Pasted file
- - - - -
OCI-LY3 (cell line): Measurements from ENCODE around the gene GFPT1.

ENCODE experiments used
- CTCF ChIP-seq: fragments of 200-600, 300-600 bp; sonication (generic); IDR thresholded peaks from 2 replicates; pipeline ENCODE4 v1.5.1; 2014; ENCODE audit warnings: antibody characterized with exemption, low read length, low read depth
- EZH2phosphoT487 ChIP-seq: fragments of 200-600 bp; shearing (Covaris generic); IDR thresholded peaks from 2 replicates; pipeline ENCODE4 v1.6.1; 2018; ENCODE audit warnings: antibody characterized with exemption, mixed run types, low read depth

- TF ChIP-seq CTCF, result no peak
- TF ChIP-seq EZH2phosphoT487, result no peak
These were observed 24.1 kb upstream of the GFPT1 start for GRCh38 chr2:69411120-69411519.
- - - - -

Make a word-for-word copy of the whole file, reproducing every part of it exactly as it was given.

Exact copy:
OCI-LY3 (cell line): Measurements from ENCODE around the gene GFPT1.

ENCODE experiments used
- CTCF ChIP-seq: fragments of 200-600, 300-600 bp; sonication (generic); IDR thresholded peaks from 2 replicates; pipeline ENCODE4 v1.5.1; 2014; ENCODE audit warnings: antibody characterized with exemption, low read length, low read depth
- EZH2phosphoT487 ChIP-seq: fragments of 200-600 bp; shearing (Covaris generic); IDR thresholded peaks from 2 replicates; pipeline ENCODE4 v1.6.1; 2018; ENCODE audit warnings: antibody characterized with exemption, mixed run types, low read depth

- TF ChIP-seq CTCF, result no peak
- TF ChIP-seq EZH2phosphoT487, result no peak
These were observed 24.1 kb upstream of the GFPT1 start for GRCh38 chr2:69411120-69411519.